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Do Payback Percentages Vary on Multi-Denomination Slots?2 December 2009
Even what you think would be elementary and essential information about slot machines that casino goers who wish to be informed are entitled to know is extremely difficult to find.
It is unfortunate that casino operators in particular and the gaming industry in general reveal next to nothing about slots and how they work.
For obvious reasons, casinos prefer to keep slots "magical, mystery money machines" rather than make an effort to educate the public about the math and computer programs that govern them.
The hyping of jackpots, publicizing players who are fortunate enough to win them, and reporting monthly payback percentages (broken down by denomination, not machine) as required by state law are all they tell us.
One question that comes up frequently is whether or not the payback percentages on multi-denomination games change depending upon which denomination is being played.
After doing some research, I discovered the answer to the question is a definite "probably".
Even nationally recognized slot machine authority John Robison, the "go to" expert for all questions pertaining to slots, and my colleague 'gaming guru" at www.casinocity.com, could not give a definitive answer to the question:
"I don't have first hand knowledge about slots, but I have seen the long-term paybacks on multi-denom video poker machines rise with denomination, so I think the same thing could happen on slots, too," he said. "When asked, I say it's possible."
Upon further investigation, I discovered that every major slot manufacturer has the technology to configure independently both denomination and payback percentage on multi-denomination slot machines.
Whether or not this capability is deployed on every multi-denomination slot in every casino remains the question, but there's a good chance it is.
Only the industry's smaller manufacturers do not support this ability, but you do not find such games in most U.S. markets.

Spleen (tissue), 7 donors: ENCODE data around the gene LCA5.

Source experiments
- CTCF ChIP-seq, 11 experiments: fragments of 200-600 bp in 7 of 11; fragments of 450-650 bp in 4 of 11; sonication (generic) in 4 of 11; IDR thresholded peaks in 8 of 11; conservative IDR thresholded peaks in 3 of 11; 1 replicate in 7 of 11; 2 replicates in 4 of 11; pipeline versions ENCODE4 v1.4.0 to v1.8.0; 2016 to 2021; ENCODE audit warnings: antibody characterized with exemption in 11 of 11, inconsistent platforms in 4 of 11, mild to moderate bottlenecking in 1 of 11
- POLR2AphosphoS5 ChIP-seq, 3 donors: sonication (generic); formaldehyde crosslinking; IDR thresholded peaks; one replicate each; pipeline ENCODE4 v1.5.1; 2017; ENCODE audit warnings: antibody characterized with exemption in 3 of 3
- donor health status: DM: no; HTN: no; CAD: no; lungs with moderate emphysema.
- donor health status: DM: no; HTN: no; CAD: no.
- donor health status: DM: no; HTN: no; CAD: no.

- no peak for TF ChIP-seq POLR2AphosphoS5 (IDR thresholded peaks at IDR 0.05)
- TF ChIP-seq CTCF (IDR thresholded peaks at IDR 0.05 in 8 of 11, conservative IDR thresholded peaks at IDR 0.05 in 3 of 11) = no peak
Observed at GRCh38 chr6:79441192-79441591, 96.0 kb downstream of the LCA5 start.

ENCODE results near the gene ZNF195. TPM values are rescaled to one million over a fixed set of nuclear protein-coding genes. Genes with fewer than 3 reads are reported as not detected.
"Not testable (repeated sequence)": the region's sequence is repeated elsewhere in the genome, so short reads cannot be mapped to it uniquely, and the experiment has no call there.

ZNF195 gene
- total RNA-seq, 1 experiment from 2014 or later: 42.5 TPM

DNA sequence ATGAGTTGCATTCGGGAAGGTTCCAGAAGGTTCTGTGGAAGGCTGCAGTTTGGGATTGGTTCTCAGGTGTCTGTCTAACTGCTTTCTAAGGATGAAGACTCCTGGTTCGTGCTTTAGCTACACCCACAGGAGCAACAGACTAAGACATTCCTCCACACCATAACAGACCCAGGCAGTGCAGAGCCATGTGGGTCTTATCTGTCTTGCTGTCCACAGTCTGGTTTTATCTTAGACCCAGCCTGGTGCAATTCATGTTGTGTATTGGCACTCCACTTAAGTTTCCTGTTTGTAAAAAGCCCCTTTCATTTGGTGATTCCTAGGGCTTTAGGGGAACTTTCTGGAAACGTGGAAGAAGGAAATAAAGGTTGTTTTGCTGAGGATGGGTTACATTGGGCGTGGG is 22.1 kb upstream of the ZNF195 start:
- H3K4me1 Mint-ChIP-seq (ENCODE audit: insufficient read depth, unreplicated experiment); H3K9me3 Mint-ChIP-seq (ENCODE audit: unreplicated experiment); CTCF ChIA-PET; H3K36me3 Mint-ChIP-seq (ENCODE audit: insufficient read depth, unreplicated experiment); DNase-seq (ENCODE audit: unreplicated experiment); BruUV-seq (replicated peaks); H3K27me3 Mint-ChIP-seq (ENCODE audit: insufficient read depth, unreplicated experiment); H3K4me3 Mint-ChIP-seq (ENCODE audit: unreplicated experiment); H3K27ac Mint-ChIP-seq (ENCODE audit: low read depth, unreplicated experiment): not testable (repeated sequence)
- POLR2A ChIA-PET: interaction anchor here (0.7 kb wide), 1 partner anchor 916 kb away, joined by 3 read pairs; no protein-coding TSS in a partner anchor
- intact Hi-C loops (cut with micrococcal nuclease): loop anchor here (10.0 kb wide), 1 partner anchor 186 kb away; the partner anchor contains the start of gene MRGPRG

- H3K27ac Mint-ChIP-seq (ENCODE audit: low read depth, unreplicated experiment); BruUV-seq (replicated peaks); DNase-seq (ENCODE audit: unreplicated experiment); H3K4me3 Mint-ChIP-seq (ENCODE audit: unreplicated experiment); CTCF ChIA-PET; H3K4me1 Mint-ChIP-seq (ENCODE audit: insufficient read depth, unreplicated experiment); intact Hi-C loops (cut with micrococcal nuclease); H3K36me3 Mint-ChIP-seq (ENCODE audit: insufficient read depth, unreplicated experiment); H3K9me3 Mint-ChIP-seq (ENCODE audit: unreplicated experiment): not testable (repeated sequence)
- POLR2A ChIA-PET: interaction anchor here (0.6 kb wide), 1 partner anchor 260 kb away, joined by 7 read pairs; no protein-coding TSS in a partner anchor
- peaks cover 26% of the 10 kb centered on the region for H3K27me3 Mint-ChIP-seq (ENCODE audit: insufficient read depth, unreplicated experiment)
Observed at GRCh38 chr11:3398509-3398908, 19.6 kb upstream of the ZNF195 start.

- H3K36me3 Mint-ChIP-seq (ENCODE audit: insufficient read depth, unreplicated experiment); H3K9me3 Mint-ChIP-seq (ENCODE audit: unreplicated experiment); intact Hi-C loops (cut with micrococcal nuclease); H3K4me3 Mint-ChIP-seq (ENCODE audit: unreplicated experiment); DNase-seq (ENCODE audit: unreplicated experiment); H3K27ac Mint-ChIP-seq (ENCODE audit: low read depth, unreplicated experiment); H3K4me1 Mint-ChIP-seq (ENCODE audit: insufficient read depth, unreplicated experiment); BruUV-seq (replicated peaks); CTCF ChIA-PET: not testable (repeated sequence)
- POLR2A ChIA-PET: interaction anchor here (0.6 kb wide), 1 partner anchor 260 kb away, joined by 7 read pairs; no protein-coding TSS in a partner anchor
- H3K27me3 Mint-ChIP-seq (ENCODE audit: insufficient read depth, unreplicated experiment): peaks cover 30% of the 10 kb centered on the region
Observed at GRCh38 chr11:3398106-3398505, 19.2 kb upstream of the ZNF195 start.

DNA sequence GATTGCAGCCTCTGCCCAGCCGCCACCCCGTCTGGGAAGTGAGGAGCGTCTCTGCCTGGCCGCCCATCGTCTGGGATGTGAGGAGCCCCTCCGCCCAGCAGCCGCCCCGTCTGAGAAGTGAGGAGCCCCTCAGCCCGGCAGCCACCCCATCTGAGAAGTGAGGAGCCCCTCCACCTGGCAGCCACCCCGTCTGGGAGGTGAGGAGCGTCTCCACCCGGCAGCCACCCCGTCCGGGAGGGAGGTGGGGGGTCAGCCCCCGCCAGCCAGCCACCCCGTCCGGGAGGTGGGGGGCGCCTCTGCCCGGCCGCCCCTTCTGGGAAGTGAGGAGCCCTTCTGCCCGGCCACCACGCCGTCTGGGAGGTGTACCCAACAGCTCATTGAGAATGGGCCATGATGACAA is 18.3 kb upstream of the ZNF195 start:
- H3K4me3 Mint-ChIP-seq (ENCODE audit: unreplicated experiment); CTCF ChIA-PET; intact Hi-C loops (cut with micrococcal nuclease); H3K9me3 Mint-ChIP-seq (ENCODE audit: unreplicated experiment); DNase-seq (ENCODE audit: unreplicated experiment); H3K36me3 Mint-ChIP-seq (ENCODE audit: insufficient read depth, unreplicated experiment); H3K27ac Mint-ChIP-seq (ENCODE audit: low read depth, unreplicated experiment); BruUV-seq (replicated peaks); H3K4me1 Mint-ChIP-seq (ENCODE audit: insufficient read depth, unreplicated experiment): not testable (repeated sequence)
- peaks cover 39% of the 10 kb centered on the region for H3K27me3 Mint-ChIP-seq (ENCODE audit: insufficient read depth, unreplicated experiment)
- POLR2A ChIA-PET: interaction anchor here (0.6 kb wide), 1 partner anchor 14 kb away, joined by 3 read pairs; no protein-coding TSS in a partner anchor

It is true that casino operators at properties around the country set payback percentages at a higher rate on higher denomination games because they do not get the same level of play as lower denomination games.
On the other hand, lower denomination games get much more consistent play and consequently are set to lower payback percentages.
According to Robison, there is a puzzling consequence associated with multi-denomination slots in regard to how the money that is played in the machines is reported.
"From what I understand, early multi-denom machines were reported under the lowest denomination on that machine," he said. "The limited communication protocol between machine and accounting system at the time did not allow for reporting the denomination played.
"Therefore, if you played one credit at the dollar denomination on a machine that went as low as nickels, it would be reported as 20 nickels played."
My own investigation revealed that this accounting system is still in place in a majority of markets with the technology that predominates today. In the near future that will change as server-based gaming expands.
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This article is provided by the Frank Scoblete Network. Melissa A. Kaplan is the network's managing editor. If you would like to use this article on your website, please contact Casino City Press, the exclusive web syndication outlet for the Frank Scoblete Network. To contact Frank, please e-mail him at firstname.lastname@example.org.
Best of John G. Brokopp
John G. Brokopp
John G. Brokopp